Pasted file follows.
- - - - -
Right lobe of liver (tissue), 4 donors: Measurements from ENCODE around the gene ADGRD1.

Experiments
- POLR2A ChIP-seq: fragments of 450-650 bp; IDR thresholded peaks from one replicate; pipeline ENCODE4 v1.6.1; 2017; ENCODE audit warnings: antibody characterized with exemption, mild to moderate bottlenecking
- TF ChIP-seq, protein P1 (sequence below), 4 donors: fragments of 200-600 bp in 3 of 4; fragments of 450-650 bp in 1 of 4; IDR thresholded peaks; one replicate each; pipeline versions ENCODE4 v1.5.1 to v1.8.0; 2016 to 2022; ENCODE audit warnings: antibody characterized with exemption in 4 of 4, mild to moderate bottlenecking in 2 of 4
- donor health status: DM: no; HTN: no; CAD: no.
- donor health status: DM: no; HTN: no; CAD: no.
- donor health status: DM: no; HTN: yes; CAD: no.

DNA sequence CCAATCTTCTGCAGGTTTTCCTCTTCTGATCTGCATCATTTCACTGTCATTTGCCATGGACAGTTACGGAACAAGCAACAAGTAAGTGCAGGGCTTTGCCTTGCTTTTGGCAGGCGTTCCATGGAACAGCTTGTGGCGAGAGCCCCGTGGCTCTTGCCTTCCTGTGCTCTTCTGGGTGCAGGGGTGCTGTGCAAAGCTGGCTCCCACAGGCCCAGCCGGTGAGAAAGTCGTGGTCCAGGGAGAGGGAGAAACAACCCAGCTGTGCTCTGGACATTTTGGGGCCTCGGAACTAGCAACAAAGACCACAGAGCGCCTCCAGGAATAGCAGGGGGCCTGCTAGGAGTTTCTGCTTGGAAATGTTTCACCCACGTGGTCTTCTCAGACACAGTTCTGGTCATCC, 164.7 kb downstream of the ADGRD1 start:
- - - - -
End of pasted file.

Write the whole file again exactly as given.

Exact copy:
Right lobe of liver (tissue), 4 donors: Measurements from ENCODE around the gene ADGRD1.

Experiments
- POLR2A ChIP-seq: fragments of 450-650 bp; IDR thresholded peaks from one replicate; pipeline ENCODE4 v1.6.1; 2017; ENCODE audit warnings: antibody characterized with exemption, mild to moderate bottlenecking
- TF ChIP-seq, protein P1 (sequence below), 4 donors: fragments of 200-600 bp in 3 of 4; fragments of 450-650 bp in 1 of 4; IDR thresholded peaks; one replicate each; pipeline versions ENCODE4 v1.5.1 to v1.8.0; 2016 to 2022; ENCODE audit warnings: antibody characterized with exemption in 4 of 4, mild to moderate bottlenecking in 2 of 4
- donor health status: DM: no; HTN: no; CAD: no.
- donor health status: DM: no; HTN: no; CAD: no.
- donor health status: DM: no; HTN: yes; CAD: no.

DNA sequence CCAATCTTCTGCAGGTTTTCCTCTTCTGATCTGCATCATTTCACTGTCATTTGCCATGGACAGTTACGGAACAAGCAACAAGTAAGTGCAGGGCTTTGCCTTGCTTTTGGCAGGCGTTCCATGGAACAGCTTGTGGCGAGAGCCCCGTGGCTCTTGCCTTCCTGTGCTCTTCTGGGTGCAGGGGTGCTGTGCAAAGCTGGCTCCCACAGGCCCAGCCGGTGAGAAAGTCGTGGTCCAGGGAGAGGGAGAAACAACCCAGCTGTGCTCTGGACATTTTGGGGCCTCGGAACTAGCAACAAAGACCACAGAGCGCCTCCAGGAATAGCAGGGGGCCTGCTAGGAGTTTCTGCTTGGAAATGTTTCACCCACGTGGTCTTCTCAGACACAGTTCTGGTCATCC, 164.7 kb downstream of the ADGRD1 start: